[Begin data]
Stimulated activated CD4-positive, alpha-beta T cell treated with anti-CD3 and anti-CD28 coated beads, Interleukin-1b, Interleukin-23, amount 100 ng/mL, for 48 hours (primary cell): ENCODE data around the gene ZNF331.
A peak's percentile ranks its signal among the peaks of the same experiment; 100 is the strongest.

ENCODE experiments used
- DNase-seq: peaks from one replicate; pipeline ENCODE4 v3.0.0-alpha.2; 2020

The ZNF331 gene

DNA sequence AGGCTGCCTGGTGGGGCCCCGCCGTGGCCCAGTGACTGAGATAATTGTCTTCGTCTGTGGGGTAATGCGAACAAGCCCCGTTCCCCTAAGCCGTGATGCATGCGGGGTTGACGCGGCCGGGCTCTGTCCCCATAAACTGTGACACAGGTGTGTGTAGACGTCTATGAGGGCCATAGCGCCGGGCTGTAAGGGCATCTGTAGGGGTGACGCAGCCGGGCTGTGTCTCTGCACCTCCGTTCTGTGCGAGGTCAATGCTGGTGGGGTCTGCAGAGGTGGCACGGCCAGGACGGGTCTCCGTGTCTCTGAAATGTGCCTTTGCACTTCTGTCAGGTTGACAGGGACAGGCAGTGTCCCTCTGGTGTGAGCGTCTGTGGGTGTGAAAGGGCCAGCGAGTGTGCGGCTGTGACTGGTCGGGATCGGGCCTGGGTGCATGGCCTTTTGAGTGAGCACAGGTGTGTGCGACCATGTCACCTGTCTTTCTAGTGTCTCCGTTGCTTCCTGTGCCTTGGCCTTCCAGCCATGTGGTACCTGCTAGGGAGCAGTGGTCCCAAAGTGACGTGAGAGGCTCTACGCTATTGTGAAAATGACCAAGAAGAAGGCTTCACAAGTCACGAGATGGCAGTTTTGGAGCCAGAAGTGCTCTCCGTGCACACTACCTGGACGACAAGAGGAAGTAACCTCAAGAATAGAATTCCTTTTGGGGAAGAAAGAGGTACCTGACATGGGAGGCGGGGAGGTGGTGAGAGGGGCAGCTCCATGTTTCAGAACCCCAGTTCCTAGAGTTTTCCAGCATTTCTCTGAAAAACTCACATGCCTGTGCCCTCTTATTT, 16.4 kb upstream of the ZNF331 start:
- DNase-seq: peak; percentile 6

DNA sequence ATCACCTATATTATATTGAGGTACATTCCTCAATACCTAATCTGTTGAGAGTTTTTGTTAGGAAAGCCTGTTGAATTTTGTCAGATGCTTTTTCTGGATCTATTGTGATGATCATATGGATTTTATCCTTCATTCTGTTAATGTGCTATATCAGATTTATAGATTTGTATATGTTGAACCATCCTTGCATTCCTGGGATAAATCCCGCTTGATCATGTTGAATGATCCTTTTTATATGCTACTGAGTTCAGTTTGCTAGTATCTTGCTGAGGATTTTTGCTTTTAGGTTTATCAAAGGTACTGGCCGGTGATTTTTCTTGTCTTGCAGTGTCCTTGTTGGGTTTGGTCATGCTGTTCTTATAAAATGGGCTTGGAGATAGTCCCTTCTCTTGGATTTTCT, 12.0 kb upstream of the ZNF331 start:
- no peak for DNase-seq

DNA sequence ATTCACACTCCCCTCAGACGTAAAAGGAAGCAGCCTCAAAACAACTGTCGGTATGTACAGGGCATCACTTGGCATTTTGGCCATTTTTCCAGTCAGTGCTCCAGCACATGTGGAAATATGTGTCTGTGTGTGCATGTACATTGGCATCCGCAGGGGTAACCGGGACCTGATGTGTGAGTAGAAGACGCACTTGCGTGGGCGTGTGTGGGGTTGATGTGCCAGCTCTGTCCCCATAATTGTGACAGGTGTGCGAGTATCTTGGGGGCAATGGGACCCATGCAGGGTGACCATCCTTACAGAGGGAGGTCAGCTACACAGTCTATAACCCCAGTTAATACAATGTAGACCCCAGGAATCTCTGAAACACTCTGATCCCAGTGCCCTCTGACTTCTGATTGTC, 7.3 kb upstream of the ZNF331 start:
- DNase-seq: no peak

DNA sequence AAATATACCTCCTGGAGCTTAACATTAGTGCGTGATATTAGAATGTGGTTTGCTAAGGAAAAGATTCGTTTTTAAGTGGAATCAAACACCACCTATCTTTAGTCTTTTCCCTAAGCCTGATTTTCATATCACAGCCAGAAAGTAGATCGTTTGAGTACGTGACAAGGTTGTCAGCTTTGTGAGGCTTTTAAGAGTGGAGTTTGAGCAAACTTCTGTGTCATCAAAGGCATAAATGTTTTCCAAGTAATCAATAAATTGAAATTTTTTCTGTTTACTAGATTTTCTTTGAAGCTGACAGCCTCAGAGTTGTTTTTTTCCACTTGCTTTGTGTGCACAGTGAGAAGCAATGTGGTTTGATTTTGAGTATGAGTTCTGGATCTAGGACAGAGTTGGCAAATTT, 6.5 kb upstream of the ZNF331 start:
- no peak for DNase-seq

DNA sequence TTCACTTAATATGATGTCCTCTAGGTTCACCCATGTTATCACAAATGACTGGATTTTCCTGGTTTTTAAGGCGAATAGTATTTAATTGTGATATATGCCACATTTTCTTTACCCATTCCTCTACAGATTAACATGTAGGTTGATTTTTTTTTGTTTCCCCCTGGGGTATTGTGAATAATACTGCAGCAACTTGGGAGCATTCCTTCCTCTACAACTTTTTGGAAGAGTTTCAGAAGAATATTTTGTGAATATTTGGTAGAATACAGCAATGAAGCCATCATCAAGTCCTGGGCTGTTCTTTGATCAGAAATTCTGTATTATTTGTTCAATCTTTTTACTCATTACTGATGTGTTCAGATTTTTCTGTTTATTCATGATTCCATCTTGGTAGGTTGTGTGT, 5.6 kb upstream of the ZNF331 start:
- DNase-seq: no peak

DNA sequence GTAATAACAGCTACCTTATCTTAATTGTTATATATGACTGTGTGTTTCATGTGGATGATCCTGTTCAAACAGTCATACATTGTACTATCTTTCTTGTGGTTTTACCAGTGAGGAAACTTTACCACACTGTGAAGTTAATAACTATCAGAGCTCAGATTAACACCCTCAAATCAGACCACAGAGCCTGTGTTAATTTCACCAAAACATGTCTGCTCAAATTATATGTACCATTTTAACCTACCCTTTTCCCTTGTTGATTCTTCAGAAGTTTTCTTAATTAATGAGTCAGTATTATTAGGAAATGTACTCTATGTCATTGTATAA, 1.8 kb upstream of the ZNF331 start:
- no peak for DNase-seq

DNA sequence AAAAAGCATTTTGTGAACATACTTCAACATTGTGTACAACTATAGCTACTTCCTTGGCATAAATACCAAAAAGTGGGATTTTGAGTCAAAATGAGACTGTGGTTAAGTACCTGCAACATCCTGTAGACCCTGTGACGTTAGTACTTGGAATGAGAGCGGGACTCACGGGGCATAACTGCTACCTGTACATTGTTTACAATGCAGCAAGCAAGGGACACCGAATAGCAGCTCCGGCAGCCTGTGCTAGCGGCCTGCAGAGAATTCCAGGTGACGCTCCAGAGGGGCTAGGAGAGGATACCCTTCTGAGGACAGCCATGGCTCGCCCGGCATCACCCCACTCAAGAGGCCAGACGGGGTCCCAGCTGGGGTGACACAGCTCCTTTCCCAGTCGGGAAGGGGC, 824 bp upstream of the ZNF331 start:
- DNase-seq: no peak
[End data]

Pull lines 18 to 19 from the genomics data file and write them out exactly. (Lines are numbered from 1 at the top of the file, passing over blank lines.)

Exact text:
DNA sequence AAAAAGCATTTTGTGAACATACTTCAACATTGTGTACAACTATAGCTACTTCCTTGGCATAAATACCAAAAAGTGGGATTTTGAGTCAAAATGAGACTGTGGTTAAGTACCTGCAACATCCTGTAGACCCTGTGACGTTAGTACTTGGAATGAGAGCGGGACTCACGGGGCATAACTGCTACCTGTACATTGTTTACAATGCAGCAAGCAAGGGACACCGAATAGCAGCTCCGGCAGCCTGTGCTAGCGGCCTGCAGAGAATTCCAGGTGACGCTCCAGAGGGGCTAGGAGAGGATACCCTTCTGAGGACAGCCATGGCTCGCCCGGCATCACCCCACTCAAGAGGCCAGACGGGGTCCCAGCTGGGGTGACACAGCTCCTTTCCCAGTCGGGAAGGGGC, 824 bp upstream of the ZNF331 start:
- DNase-seq: no peak